The booby prize
by Jonathan Rosenblum
March 10, 2000
The controversies surrounding the Israel Prize in recent years serve as a measure of our increasingly frayed social fabric. Prof. Yeshayahu Leibowitz declined the prize in 1993 after the cabinet, led by an enraged prime minister Yitzhak Rabin, voted 15-1 to censure education minister Shulamit Aloni's decision to award it to him.
In 1997, the Supreme Court required the prize committee to reconsider honoring veteran journalist Shmuel Schnitzer, due to an article he had written three years earlier, saying the Ethiopian immigrants included "thousands of apostates carrying dangerous diseases," who should not be allowed to immigrate under the Law of Return.
The award of this year's Israel Prize to Shulamit Aloni, announced last week by Education Minister Yossi Sarid, promises to trigger yet another round of controversy. Ironically, Sarid was one of the sharpest critics within the cabinet of Aloni's choice of Leibowitz, and for reasons that apply equally to his choice of Aloni herself.
Neither Aloni nor Sarid have ever made any secret of their mutual loathing for one another, but that enmity has its source in internal Meretz power struggles, not matters of ideology. If anything, Sarid has been even more determined than Aloni was, in her day, to turn the Education Ministry into a Ministry of Indoctrination in Meretz Philosophy. His decision last week to expose all schoolchildren to the poetry of the bard of Palestinian return to the ancestral homeland is but the latest example. Awarding the Israel Prize to Aloni allowed Sarid to engage in a pastime for which both he and Aloni share an uncontrollable penchant - poking the religious community in the eye - while showing magnanimity to a vanquished rival.
A comparison to the Leibowitz and Schnitzer precedents demonstrates why Aloni is unfit for the Israeli Prize.
It was Sarid who labelled Leibowitz a "provocateur ... with an urge to irritate the public" for the latter's well-known description of Israeli soldiers as "Judeo-Nazis," his comparison of IDF undercover units to Hamas, and his call for soldiers to refuse induction in an army of occupation.
That same "urge to irritate" characterizes Aloni. Like a child who discovers the shock value of a dirty word, she has always preferred provocation and insult to argument, especially when it comes to expressing her contempt for religious Jews and Judaism.
Religious Jews, according to her, "draw on the same dark forces that fed Nazism," the mezuzot that adorn over 98 percent of the doors of Jewish homes in Israel are a form of idol worship, and the Book of Joshua is a book of conquest that should not be studied.
Yeshiva students are taught every week, she charges, that it is a great mitzva to kill nonreligious Jews. (No doubt that's the reason that we have witnessed such a rash of such murders.) A secular school syllabus that includes readings from the weekly Torah portion and from the appropriate megillot connected to festivals, betokens in her eyes, "soul-snatching" and "missionary activity."
"Why do Jews [not to mention Christian thinkers, like Soren Kierkegaard] make such a fuss over the Binding of Isaac?" she once asked in the Knesset. Another time she queried, "Why protect Rachel's Tomb?"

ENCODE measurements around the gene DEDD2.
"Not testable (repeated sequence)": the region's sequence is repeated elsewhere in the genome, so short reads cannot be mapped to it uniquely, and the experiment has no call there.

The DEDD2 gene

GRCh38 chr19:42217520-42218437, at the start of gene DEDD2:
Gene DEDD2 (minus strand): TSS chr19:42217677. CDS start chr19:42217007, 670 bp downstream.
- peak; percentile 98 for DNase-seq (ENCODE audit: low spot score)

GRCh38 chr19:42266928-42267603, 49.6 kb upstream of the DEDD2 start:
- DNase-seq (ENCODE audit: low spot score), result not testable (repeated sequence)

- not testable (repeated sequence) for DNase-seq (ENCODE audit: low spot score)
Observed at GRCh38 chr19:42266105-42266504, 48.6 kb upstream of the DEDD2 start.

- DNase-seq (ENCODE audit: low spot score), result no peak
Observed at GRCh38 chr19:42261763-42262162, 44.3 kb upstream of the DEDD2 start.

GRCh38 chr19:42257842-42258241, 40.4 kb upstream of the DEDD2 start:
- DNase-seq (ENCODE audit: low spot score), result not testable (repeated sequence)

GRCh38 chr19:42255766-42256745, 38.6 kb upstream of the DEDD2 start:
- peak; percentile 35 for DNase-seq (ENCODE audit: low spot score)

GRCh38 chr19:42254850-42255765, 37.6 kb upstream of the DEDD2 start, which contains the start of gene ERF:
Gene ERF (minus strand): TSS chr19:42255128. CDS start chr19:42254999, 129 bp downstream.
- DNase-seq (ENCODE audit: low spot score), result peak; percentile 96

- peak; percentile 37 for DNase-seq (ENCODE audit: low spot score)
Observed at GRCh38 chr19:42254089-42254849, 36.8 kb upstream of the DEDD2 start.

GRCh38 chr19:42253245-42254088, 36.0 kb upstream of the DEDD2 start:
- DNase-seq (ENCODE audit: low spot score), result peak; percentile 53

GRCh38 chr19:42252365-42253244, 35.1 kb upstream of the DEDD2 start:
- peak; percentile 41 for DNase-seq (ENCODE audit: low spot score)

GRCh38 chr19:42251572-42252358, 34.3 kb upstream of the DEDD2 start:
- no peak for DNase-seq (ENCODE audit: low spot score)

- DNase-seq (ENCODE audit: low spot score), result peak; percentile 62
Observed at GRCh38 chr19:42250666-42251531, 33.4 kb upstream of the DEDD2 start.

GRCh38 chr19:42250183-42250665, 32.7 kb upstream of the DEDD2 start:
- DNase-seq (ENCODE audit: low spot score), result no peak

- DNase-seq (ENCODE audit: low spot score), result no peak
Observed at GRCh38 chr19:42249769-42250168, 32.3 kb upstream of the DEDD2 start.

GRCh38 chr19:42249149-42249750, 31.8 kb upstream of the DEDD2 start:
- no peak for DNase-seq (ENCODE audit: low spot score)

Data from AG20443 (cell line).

Schnitzer was denied the prize because one op-ed out of the thousands that he wrote over a 59-year career as ajournalist and editor of Ma'ariv was deemed offensive by the Ethiopian community. Yet in arguing that the provisions of the Law of Return excluding those who have converted to another religion or who are carrying contagious diseases should not be waived for the Ethiopians, he was staking out a position in an ongoing public policy debate. The same was true of his defense of media reporting of the high incidence of tuberculosis and AIDS among new immigrants from Ethiopia.
No one suggested that Schnitzer's intention was to gratuitously insult the Ethiopian population. Indeed he was justly cited by the prize committee for increasing understanding among different groups in society through his writing.
Yet he was lynched first by the Press Council, which censured him, then by President Ezer Weizman, who loftily said he would not present him the Israel Prize, and finally, by the High Court of Justice.
(Parenthetically, it is worth noting that the Press Council never saw fit to censure Yonatan Gefen for calling for a secular intifada against the haredim, or Gideon Samet for terming the ba'al teshuva movement "the most disgusting phenomenon of our time." Religious citizens enjoy a unique status: fair game. )
In contrast to Schnitzer, Aloni's divisiveness has been intentional and repeated. That is why Rabin dismissed her as education minister. She continually brandishes the threat of civil war. When Tommy Lapid was still just a buffoon on TV, Meretz campaigns featured posters of spreading black hordes and the slogan, "Stop the haredim."
Even her pretense of being a civil libertarian - for which she was ostensibly chosen for the prize - is a fraud. The free marketplace of ideas is anathema to her. After the Rabin assassination, she called for the closing of Bar-Ilan University. And when a Yated Ne'eman columnist accused Supreme Court President Aharon Barak of being a judicial dictator, she was one of the loudest voices demanding closure of the newspaper.
To honor Aloni, then, would be to honor one of the ugliest traits of Israeli society: the delegitimization of all those with whom one disagrees and the use of power to stifle their ideas. It is to elevate purveyors of hatred over voices of conciliation.
Related Topics: Israeli Society
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